Succession planning: recruit and develop employees for key roles.
Succession planning is a phrase that is often used in the business press these days. Most commonly, it refers to the need to prepare for the orderly transition of duties in the executive suites of major companies. However, the phrase can also apply to the need to prepare for major demographic shifts in the workplace.
Boomers nearing Retirement
One such major demographic trend facing U.S. companies is the impending loss of millions of Baby Boomers from the workforce as they transition into retirement over the next 10 to 15 years. From skilled factory jobs to banking and insurance, this exodus will affect almost every industry.
While the 2008/2009 financial crisis and recession may delay retirement for some, eventually these workers will leave the workforce. The Baby Boomer generation includes those born between 1946 and 1964 and is the largest demographic group in the U.S. population. The oldest members of this generation are now 63; the youngest are 45. There is no question that the workforce 10 years from now will be much different than the one today.
Based on discussions with many executives and claim managers, there is no doubt that the profession will be significantly impacted by this demographic shift. Many companies face a significant loss of brainpower that will not be able to be replaced with current staff. To determine how to respond to this phenomenon, it is useful to figure out how we arrived at the current point.
Historical Hiring Trends
A four-year college degree is generally a prerequisite for an entry-level claim position at many companies. As a result, for the purposes of this article, the phrase "entry-level hiring" refers to recruiting recent college grads to fill claim positions.
One uniform message from industry experts is that inconsistent entry-level hiring over the past 20 to 25 years has caused a huge void. There is a shortage of talent ready to take the reigns from the Baby Boomers nearing retirement. The main reason is the cyclical nature of the industry, as well as its intermittent "hard" and "soft" markets.
College recruiting for claim positions can also be problematic for a variety of reasons. Claims is not a centralized function; claim personnel need to be located across the country. Consequently, it is difficult to implement an efficient college recruiting program to identify candidates in 25 to 50 or more locations. Further, centralized recruiting and training programs (requiring eventual relocation) have proven to be difficult to manage logistically.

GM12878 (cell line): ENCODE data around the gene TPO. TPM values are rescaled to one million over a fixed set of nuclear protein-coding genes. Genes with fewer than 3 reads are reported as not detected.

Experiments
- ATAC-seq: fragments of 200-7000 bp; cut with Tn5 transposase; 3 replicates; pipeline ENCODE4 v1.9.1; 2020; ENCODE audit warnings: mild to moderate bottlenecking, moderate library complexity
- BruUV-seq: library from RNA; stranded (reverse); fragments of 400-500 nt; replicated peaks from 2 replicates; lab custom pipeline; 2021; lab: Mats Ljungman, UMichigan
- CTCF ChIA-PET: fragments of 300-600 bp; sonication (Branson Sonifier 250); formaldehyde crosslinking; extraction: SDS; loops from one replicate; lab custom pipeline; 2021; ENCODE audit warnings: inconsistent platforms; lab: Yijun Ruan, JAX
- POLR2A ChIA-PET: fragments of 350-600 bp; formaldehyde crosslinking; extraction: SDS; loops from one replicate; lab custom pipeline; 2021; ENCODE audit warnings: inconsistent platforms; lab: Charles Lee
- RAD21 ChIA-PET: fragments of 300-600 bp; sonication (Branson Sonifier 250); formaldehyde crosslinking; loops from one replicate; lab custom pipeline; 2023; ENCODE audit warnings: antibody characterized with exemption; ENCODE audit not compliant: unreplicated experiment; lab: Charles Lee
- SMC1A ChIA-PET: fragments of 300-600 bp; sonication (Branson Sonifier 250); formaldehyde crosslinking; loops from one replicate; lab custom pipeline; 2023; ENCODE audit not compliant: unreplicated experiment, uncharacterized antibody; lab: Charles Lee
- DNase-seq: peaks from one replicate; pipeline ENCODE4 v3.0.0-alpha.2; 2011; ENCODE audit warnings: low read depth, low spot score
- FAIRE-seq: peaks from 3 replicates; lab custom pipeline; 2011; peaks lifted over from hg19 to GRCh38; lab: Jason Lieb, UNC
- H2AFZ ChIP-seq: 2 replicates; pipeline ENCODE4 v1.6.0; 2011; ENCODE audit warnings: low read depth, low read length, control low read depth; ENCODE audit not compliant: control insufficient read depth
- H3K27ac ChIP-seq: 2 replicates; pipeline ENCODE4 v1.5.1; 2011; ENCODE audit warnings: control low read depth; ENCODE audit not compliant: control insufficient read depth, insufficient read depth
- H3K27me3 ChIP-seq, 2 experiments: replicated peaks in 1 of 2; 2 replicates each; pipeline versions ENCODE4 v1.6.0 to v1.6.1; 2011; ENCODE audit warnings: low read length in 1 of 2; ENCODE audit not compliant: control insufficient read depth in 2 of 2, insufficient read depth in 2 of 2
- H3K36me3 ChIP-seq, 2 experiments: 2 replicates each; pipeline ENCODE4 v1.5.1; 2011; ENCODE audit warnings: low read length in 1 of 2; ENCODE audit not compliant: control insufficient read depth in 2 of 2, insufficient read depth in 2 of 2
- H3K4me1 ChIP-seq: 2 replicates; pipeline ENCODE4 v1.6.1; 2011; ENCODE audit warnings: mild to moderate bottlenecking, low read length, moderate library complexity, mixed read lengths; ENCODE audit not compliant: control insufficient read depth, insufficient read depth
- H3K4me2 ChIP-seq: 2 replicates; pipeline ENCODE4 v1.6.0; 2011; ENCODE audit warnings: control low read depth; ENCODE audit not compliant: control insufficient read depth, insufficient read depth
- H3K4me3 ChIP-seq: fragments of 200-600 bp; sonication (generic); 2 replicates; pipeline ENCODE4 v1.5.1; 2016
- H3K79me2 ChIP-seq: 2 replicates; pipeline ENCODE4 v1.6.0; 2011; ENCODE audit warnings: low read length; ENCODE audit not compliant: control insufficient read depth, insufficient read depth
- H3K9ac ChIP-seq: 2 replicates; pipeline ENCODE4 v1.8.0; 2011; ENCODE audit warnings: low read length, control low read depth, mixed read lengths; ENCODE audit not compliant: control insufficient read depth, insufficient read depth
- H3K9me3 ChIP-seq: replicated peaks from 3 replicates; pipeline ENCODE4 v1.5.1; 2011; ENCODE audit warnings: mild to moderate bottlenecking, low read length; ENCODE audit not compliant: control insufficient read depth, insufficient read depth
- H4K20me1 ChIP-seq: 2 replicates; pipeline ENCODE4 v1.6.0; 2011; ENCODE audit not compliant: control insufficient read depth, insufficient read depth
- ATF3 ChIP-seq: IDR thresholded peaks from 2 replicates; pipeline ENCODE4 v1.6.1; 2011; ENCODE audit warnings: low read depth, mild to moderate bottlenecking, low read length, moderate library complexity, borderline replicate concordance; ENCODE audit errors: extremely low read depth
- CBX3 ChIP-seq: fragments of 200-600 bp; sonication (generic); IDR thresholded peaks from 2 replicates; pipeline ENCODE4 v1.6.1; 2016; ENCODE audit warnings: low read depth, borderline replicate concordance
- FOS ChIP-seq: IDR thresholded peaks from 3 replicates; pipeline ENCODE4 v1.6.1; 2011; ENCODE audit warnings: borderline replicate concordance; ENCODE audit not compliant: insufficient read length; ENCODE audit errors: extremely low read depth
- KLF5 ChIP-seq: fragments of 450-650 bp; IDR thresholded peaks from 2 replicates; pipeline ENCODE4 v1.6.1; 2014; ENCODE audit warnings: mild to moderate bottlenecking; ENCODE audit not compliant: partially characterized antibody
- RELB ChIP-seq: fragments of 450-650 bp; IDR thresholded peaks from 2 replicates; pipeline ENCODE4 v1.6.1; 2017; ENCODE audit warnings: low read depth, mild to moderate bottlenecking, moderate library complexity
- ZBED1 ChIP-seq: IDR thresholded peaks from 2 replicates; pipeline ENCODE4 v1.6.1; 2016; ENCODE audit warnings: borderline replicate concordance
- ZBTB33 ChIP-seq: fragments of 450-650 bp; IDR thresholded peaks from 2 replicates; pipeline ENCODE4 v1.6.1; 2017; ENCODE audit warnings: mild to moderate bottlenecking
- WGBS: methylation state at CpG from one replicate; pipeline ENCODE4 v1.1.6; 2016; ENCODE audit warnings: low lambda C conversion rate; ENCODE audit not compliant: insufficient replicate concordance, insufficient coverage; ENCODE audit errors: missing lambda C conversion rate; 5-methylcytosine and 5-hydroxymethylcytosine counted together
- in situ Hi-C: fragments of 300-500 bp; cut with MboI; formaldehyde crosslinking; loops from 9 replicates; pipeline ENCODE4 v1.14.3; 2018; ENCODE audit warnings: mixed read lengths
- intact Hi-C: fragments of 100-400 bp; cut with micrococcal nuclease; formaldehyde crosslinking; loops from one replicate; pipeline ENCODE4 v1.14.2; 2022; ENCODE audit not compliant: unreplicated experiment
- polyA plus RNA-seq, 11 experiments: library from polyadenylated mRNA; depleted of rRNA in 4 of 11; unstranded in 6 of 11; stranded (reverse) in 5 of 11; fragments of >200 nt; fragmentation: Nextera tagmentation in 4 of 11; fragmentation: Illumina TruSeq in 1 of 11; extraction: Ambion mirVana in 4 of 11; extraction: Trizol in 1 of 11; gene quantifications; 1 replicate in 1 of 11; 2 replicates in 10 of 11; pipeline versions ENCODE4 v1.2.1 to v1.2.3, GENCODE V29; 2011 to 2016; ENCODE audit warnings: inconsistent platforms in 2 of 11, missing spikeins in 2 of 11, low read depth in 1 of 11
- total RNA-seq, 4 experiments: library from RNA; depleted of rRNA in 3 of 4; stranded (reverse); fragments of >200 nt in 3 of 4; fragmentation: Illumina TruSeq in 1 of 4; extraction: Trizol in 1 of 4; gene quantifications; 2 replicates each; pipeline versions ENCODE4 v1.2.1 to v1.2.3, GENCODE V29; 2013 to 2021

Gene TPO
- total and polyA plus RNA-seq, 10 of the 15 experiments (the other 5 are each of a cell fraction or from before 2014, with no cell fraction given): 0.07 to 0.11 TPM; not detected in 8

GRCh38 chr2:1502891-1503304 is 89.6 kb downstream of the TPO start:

Another key problem facing claims is that very few college programs offer a curriculum in claims. Unlike actuarial sciences or even underwriting, there are probably few (if any) college students that graduate actively seeking a career in claims. Unfortunately, the profession does not rank high on the list of target opportunities in most college career counseling centers.
Because of these aspects, claim managers have had a strong preference for prior claim experience or experience in a closely related sector when hiring. Moving forward, the problem with this approach is that there will likely be a shortage of good people available to fill anticipated openings created by retirement, normal attrition, and future growth. This could lead to a "musical chairs" phenomenon by which there is much movement of people between companies. With a supply-demand imbalance, one can expect compensation costs to increase appreciably.
A Succession Planning Strategy
In preparing for the future, it can be useful to look at sports analogies. In professional football, like many professional sports in the era of free agency, teams often see 50 percent or more turnover in personnel from one year to the next. We encourage managers to think of themselves as the general manager (GM) of their favorite football team.